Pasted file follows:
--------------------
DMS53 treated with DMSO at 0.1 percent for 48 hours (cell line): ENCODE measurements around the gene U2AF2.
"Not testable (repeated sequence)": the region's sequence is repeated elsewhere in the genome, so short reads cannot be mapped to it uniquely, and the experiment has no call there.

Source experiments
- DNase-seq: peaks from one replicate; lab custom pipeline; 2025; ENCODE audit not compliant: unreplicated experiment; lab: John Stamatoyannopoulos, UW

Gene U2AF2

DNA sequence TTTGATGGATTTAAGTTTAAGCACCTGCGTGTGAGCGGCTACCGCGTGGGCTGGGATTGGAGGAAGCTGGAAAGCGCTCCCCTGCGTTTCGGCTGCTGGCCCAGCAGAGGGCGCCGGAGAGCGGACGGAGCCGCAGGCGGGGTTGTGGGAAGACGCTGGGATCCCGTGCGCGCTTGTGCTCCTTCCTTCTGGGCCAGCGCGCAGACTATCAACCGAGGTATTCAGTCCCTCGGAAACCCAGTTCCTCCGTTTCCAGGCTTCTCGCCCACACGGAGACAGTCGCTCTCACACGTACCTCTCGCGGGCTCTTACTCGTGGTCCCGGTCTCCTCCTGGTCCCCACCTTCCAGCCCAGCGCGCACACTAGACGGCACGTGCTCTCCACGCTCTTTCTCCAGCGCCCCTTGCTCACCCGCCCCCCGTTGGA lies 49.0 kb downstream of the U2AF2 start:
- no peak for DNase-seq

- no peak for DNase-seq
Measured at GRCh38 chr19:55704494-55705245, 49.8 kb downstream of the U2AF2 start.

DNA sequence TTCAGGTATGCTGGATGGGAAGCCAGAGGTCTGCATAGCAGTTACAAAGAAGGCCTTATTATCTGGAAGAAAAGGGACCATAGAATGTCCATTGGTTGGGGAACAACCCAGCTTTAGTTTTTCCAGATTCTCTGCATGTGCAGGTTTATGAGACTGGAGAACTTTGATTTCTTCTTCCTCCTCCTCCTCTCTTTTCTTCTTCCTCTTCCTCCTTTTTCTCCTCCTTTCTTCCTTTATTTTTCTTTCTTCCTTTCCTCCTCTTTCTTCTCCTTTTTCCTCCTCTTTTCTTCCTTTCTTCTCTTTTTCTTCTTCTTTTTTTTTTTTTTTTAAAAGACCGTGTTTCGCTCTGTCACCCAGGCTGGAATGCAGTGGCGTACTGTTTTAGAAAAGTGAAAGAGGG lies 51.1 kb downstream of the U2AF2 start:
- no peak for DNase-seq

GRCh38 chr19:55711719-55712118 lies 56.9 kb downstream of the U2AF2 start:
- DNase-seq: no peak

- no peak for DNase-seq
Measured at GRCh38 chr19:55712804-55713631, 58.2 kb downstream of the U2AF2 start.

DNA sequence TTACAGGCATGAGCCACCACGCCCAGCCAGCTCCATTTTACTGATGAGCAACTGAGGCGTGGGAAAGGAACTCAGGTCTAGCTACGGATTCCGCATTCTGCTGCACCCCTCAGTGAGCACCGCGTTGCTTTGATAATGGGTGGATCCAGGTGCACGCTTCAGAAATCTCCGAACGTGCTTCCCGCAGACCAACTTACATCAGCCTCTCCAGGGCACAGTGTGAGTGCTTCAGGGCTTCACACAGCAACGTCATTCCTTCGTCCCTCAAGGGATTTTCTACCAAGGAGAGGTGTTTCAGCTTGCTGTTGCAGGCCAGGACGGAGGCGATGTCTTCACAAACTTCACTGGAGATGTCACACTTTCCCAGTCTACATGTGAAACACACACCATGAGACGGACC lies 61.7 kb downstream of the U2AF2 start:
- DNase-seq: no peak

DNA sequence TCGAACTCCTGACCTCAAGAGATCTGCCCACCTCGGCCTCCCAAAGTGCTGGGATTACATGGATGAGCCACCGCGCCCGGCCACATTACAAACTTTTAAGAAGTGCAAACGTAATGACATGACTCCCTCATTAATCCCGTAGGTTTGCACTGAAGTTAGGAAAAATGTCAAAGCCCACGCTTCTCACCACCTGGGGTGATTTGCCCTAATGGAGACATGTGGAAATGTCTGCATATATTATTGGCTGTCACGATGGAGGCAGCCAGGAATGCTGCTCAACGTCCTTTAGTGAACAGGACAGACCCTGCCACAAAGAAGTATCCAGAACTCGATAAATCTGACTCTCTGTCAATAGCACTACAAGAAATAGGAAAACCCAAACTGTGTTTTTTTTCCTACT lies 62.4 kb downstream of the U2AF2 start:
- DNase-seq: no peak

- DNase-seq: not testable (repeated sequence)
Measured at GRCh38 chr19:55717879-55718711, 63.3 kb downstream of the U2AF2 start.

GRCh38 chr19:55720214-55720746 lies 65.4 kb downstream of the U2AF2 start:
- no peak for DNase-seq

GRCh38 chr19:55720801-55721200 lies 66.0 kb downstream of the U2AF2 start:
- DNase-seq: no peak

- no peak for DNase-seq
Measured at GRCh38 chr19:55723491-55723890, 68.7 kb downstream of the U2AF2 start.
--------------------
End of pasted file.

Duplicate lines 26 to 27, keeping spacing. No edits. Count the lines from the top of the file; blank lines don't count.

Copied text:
- no peak for DNase-seq
Measured at GRCh38 chr19:55723491-55723890, 68.7 kb downstream of the U2AF2 start.